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The U.S. Soccer Federation found “systemic” abuse in the National Women’s Soccer League during its year-long investigation into allegations of misconduct.

The full findings of U.S. Soccer’s investigation, which was conducted by former U.S. attorney general Sally Q. Yates, were released Monday and include new information on accusations against former NWSL coaches Paul Riley, Rory Dames and Christy Holly.

The abuse allegations against Holly, who was fired from his position as head coach of Racing Louisville in August 2021, had previously been undisclosed. The team fired him “for cause” but did not elaborate on the move at the time.

Holly requested a one-on-one film session in April 2021 with Erin Simon, who played for Louisville at the time and now plays for Women’s Super League club Leicester City. Holly told Simon he would touch her for every bad pass on the game film, and “he pushed his hands down her pants and up her shirt,” according to the report.

In another incident, he told Simon he wanted to review game film but showed pornography instead and masturbated in front of her before she left.

U.S. Soccer started its investigation after a 2021 report in The Athletic that detailed allegations of sexual harassment and coercion made against Riley in 2015 during his tenure as head coach of the Portland Thorns. In the wake of The Athletic’s report, Riley was fired from his position as the North Carolina Courage coach.

“We heard report after report of relentless, degrading tirades; manipulation that was about power, not improving performance; and retaliation against those who attempted to come forward,” the report reads.

The report provides details of Riley coercing one of his players into a sexual relationship.

Players from Dames’ time as a youth coach said he spoke to them about their sex lives and “crossed the line to sexual relationships in multiple cases, though those relationships may have begun after the age of consent,” according to the report.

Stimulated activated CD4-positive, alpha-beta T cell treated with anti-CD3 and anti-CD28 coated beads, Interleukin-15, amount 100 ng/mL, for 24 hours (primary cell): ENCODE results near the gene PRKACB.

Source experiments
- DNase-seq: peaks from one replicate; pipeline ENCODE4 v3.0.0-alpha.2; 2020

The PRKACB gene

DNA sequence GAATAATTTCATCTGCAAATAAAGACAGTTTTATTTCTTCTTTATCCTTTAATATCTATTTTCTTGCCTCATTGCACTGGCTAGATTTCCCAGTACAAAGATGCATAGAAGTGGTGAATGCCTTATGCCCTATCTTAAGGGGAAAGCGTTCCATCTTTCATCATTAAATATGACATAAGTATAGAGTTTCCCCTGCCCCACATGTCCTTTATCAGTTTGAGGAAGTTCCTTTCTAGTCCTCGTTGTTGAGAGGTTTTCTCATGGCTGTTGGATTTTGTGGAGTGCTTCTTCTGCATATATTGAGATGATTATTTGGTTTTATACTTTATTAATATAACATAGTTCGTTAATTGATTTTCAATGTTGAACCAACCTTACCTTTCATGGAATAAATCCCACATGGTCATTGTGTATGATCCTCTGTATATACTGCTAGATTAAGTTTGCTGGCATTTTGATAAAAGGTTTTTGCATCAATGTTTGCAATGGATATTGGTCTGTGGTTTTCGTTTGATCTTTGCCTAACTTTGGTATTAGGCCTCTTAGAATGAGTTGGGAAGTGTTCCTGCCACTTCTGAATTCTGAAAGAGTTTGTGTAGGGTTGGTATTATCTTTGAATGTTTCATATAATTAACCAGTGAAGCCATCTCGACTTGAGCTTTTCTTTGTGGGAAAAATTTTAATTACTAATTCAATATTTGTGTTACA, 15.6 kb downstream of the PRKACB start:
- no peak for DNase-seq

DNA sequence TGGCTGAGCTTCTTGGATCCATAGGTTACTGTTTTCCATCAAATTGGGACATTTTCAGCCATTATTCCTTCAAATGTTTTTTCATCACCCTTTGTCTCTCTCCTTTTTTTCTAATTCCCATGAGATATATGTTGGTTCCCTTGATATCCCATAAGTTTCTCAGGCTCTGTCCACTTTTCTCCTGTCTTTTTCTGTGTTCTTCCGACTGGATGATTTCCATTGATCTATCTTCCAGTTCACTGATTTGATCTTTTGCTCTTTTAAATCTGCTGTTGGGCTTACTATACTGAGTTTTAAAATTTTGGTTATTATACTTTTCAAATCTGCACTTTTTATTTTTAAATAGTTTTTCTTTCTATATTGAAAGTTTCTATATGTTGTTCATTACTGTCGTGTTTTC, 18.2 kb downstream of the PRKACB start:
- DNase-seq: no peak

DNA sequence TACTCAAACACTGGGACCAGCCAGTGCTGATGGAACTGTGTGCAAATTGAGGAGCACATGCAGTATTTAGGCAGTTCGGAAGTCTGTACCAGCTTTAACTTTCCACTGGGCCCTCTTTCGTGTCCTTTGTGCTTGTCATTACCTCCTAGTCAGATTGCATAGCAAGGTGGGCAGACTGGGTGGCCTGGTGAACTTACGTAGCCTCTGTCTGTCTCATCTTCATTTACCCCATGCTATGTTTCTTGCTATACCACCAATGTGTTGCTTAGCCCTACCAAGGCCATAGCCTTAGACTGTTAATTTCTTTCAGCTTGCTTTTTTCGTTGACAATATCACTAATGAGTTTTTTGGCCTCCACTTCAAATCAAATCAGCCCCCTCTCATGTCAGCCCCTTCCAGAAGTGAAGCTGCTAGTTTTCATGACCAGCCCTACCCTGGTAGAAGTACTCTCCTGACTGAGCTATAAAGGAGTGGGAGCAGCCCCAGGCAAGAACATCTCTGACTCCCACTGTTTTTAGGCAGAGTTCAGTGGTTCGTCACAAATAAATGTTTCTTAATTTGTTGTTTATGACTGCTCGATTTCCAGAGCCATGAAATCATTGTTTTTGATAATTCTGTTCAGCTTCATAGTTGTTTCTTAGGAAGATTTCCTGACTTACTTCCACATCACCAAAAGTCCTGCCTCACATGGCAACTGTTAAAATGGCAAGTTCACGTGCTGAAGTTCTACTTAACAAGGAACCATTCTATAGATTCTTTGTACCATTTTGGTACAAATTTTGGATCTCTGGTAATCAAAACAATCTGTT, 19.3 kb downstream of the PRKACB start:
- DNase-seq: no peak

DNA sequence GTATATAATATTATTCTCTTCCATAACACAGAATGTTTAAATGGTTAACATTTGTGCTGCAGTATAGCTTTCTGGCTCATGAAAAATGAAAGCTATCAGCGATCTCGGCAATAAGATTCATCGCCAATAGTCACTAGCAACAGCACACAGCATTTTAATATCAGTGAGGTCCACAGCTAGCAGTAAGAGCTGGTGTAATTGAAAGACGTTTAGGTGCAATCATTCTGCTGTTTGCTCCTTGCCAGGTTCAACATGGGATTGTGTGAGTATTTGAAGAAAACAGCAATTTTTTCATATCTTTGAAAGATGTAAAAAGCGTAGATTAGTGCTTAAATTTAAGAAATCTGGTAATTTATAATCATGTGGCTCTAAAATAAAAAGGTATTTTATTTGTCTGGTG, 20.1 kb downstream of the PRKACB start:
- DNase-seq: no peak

“Abuse in the NWSL is rooted in a deeper culture in women’s soccer, beginning in youth leagues, that normalizes verbally abusive coaching and blurs boundaries between coaches and players,” the report reads.

In addition to the findings, U.S. Soccer outlined the steps it will take to address the recommendations in the report, which totals 172 pages.

“I am grateful to Sally Yates and her team for their dedicated work, and to everyone who participated openly and honestly in the investigation, especially the players who courageously came forward publicly to share their experiences and set in motion the process of identifying the facts and driving necessary and immediate change,” U.S. Soccer president Cindy Parlow Cone said in a statement.

“U.S. Soccer and the entire soccer community have to do better, and I have faith that we can use this report and its recommendations as a critical turning point for every organization tasked with ensuring player safety. We have significant work to do, and we’re committed to doing that work and leading change across the entire soccer community.”

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